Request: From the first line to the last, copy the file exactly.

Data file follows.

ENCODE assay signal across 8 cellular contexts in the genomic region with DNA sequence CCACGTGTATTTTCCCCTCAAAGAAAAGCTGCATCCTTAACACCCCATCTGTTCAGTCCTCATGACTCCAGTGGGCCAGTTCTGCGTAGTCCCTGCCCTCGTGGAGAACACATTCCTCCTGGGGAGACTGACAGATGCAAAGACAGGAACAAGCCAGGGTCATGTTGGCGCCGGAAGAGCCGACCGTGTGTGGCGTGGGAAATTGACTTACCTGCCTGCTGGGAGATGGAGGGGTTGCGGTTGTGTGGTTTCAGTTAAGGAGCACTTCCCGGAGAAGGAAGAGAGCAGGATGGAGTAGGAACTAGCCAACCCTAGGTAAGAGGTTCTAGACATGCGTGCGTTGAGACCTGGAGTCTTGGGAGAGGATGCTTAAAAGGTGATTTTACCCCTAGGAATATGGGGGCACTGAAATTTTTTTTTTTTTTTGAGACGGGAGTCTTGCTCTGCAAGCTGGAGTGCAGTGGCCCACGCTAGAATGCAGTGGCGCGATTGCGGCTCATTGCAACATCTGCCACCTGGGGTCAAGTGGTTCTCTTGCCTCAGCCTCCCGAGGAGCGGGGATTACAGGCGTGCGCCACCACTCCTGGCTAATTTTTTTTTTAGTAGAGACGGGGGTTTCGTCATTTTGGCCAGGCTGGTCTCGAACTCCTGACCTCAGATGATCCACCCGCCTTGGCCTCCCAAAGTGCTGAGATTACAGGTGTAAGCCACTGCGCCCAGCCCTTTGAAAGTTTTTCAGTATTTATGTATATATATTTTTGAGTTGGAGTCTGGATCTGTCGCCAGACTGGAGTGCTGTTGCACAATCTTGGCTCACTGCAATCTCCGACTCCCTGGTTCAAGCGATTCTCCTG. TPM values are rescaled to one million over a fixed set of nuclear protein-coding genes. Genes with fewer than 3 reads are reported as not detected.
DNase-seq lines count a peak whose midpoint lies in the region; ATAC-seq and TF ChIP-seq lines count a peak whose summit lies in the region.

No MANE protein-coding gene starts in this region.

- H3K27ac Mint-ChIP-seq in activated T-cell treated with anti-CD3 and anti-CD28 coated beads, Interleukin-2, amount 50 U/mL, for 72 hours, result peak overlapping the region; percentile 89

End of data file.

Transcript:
ENCODE assay signal across 8 cellular contexts in the genomic region with DNA sequence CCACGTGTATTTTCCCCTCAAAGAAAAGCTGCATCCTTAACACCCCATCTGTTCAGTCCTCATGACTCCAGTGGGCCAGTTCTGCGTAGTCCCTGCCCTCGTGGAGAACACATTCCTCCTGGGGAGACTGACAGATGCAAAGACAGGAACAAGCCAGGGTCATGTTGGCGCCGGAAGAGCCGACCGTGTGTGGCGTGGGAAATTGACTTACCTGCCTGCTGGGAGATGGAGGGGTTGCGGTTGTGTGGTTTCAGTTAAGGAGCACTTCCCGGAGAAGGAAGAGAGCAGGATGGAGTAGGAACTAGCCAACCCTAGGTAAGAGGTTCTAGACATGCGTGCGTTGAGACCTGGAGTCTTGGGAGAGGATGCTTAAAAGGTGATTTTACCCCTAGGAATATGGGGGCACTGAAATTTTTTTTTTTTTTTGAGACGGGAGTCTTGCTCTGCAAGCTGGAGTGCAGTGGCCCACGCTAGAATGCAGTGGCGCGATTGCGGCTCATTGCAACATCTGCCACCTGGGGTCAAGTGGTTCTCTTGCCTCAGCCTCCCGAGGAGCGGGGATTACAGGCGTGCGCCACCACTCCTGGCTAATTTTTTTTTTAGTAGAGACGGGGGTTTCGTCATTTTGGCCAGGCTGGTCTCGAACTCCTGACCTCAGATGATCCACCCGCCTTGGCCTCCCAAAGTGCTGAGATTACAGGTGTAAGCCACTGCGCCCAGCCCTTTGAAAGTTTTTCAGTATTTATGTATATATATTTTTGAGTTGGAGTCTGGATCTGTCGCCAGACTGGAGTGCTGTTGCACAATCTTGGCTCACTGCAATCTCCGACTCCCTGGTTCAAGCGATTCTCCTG. TPM values are rescaled to one million over a fixed set of nuclear protein-coding genes. Genes with fewer than 3 reads are reported as not detected.
DNase-seq lines count a peak whose midpoint lies in the region; ATAC-seq and TF ChIP-seq lines count a peak whose summit lies in the region.

No MANE protein-coding gene starts in this region.

- H3K27ac Mint-ChIP-seq in activated T-cell treated with anti-CD3 and anti-CD28 coated beads, Interleukin-2, amount 50 U/mL, for 72 hours, result peak overlapping the region; percentile 89